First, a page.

South Africa is a beautiful country, with diverse cultures and spectacular scenery – yet its tourism potential remains unfulfilled.
And thanks to a myriad of social and economic problems – which has sent the rand to record lows against the world’s major currencies, and left the country on the brink of recession – the country has inadvertently unlocked a potential gold mine: tourism.
Tourism is one of the few industries that can take advantage of the country’s economic ills.
According to Stats SA, tourism direct GDP was R103.6 billion in 2013. The industry’s contribution to total GDP is 2.9% – woeful.
By comparison, Malaysia is at 7.2%, Thailand at 9%, while Mauritius is at 11.3% and Seychelles is at 21.2%.
According to 2014 data from the World Travel & Tourism Council (WTTC), South Africa ranks 106th in the world for tourism to GDP, below neighbours Botswana and Namibia.
International visitors contributed 43% (R94.2 billion) to South Africa’s total in 2013.
During that year, 14.3 million non-resident visitors visited South Africa, increasing from 13.1 million in 2012 and 12.1 million in 2011, Stats SA said.
The Home Affairs Department said in January that more than two million foreign visitors crossed the country’s borders between December 1, 2015 and January 7, 2016.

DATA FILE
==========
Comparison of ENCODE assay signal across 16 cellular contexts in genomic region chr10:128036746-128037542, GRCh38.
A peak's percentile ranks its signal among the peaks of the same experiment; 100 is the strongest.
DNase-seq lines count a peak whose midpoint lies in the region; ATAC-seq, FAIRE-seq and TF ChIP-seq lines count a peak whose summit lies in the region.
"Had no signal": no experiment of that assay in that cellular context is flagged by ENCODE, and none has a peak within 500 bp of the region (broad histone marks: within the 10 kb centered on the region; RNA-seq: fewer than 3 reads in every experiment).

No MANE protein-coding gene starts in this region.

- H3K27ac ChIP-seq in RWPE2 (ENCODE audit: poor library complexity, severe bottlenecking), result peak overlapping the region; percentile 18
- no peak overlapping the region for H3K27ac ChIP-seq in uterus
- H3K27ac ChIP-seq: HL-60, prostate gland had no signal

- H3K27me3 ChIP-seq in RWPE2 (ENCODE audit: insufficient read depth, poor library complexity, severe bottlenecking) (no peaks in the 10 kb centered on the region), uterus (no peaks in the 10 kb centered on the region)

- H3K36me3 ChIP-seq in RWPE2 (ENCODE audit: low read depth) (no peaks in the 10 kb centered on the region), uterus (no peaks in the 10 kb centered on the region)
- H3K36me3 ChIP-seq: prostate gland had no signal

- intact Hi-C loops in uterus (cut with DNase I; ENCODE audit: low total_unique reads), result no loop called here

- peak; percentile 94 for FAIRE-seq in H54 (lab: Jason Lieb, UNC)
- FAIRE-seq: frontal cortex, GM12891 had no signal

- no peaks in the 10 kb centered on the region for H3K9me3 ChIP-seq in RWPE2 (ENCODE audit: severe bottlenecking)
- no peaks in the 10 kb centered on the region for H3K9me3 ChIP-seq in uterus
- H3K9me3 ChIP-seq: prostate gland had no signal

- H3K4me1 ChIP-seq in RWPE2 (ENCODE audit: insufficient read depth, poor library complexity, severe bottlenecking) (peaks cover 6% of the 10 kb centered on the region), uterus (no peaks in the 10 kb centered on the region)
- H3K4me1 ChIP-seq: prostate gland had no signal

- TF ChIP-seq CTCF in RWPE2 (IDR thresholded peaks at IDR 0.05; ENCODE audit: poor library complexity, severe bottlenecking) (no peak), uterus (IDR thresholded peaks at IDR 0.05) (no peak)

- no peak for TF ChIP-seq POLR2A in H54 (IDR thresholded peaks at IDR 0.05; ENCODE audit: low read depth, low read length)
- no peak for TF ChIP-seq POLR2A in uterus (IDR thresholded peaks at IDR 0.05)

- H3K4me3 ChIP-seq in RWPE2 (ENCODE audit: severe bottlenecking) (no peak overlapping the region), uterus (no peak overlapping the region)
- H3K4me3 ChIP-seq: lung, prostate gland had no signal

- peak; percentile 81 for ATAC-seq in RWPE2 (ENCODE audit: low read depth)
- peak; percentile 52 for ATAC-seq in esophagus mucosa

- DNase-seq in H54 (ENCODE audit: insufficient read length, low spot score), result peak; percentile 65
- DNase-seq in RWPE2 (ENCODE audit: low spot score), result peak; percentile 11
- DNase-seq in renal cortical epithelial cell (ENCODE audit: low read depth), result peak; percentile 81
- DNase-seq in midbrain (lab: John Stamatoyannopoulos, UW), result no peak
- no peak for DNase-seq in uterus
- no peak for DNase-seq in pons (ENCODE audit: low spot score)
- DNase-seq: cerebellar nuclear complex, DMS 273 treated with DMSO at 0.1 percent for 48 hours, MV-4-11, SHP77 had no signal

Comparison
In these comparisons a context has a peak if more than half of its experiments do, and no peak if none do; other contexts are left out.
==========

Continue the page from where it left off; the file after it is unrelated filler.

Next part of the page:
For every R100 spent by an international visitor in 2013: R27 was spent on non-specific products; R15 on tourism-connected products; R14 on accommodation; R12 on road transport; R12 on air transport; and R20 was spent on other products.
The number of persons employed in the tourism industry in 2013 was 655,609 – representing 4.4% of all employed people in the country.
South Africa’s appeal to the world is unquestionable. It really does have everything one would want in an exotic holiday – bar snow (and even that is available if you head to the right places during winter).
Its only downfall is its geography – which can dissuade people who are not keen on long flights, and the associated cost.
The latter can now be wiped off the cons list.
South Africa’s economy is crying out for economic diversification – its too resource reliant. It is time to use the resources we have above ground, and not that which is underneath.
Some will argue that its not just South Africa that is in an economic bind, that it’s a global issue. People will always go on holiday, especially if they can sniff out a bargain.
The Barmy Army recently traveled to South Africa to follow their national cricket team. So impressed were they with the exchange rate, they sang a song about it.
The Spectator, a weekly British conservative magazine, says that there may not be a better time to visit South Africa.
“South Africa has always been good value for British visitors, even five years ago when there were 11 rand to the pound. Now that figure is closer to 23 rand. For visitors, an entire country is half price.
“This freak situation may not last; so there might never be a better time to visit.”
South Africa is open for business – and has a half price sale tag on it. So where are the vuvuzelas to trumpet that to the world?